Student Rights later claimed that the pro-Palestinian activists had been “surrounded by assaults and racist chants” and had to be “escorted by the Metropolitan Police for our very physical safety.”

    The Student Rights organisation was established in June 2009 with the aim of, in its own words, “supporting equality, democracy and freedom from extremism on university campuses.”
    However, the organisation has been criticised by some as being “anti-Islam”. One former director, Raheem Kassam, later went on to work for the right-wing Breitbart news site and stood as a candidate for the leadership of the anti-immigration United Kingdom Independence Party (UKIP).
    Douglas Murray, associate director of Student Rights’ parent organisation the Henry Jackson Society, has also been criticised for making anti-Muslim remarks, including calling for “conditions for Muslims in Europe” to “be made harder across the board” and has suggested Europe is under threat from “Islamic fascism”.
    Also on the board of Student Rights is Robert Halfon, a Conservative MP who is known for frequently campaigning on pro-Israel issues in the House of Commons.
    Elliot Miller was contacted by Middle East Eye for comment, but had not responded at the time of publication. MEE also contacted the BoD but had also not received a response at the time of publication.
     Campus battlegrounds

    University campuses have long been a proxy battleground for the Israel-Palestine conflict with numerous student unions adding their support to the BDS campaign calling for an end to Israeli occupation of Palestinian lands.
    The election of Muslim woman Malia Bouttia, an outspoken pro-Palestinian activist, to the Presidency of the National Union of Students has further provoked controversy.
    Recent reports have indicated that some pro-Israeli officials have attempted to remove Bouttia from her position and have discussed how to do so with NUS activists.
    In undercover footage filmed by the Al-Jazeera Investigations Unit, the reporter is heard discussing how to oust Bouttia from her position as NUS president with NUS vice president Richard Brooks, after he is introduced to him by former Israeli embassy political officer Shai Masot.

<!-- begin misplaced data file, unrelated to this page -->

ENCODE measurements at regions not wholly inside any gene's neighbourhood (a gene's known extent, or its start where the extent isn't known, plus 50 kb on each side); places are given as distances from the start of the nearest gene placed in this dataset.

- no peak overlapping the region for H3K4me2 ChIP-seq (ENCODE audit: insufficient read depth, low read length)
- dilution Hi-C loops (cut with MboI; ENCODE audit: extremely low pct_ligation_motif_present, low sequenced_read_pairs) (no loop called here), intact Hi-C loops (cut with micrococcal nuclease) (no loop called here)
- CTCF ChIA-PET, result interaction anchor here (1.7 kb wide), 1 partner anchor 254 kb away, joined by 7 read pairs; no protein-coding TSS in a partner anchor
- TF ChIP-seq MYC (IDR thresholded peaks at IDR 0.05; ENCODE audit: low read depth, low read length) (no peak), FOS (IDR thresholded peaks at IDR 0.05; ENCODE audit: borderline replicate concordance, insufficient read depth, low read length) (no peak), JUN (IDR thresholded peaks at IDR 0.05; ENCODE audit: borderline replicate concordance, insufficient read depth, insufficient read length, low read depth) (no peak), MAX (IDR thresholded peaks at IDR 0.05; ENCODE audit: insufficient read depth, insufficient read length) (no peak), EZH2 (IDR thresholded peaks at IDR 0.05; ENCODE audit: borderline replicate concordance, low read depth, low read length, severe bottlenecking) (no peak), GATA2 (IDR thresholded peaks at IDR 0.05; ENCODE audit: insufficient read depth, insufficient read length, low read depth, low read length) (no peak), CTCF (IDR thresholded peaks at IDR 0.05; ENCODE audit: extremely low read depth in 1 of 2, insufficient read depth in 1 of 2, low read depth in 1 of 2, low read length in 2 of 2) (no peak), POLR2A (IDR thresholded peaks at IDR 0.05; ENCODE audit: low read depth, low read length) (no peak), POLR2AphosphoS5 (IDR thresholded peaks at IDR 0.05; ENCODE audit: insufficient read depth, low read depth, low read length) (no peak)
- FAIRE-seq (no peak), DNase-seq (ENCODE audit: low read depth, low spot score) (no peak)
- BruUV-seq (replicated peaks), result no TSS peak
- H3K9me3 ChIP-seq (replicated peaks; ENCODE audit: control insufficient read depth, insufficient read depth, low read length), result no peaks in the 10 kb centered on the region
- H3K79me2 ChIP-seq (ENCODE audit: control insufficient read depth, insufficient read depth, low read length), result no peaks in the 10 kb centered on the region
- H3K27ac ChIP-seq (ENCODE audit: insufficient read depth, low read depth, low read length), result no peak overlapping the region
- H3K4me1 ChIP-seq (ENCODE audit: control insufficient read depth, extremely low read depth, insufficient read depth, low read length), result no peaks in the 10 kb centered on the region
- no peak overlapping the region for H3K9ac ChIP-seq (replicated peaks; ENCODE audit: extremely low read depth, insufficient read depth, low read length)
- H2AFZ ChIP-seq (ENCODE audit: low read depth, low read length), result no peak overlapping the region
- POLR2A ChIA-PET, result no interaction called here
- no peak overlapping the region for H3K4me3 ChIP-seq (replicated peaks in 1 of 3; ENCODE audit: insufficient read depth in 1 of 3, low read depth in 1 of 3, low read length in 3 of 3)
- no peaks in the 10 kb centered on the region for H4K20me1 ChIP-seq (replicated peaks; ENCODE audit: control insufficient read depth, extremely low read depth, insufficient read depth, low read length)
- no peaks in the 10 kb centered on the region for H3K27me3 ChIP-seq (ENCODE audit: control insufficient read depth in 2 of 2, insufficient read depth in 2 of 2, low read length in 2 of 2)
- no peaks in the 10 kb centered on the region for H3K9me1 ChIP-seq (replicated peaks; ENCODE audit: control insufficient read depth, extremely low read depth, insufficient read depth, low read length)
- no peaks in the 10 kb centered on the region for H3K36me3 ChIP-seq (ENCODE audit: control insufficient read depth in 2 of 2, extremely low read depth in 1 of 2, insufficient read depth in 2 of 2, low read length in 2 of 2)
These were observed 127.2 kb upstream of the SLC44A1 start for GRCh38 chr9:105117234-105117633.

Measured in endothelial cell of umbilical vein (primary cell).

Brooks is heard to say that he was a key figure involved in attempts to remove Bouattia. He admits to organising a faction against Bouattia, telling the AJ reporter to “drop me a line whenever you want to have a conversation” if he wished to speak to any figures opposed to Bouattia.
    Jewish organisations and leaders have warned of a rise in anti-semitism on university campuses.
    Ruth Deech, Britain’s first higher education adjudicator and now a crossbench peer, told the Daily Telegraph in December that an atmosphere of hostility to Jewish students had become as such that there were “certain universities that you should avoid” mentioning the School of Oriental and African Studies (SOAS) and the University of Manchester in particular.
    However, her comments were criticised by the Union of Jewish Students who, while welcoming her recognition of the rise in anti-semitism on UK campuses, said her comments did not “fully portray the experiences of Jewish students” and warned they did a “disservice to the thousands who are able to freely express their Jewish identities in whichever way they choose.”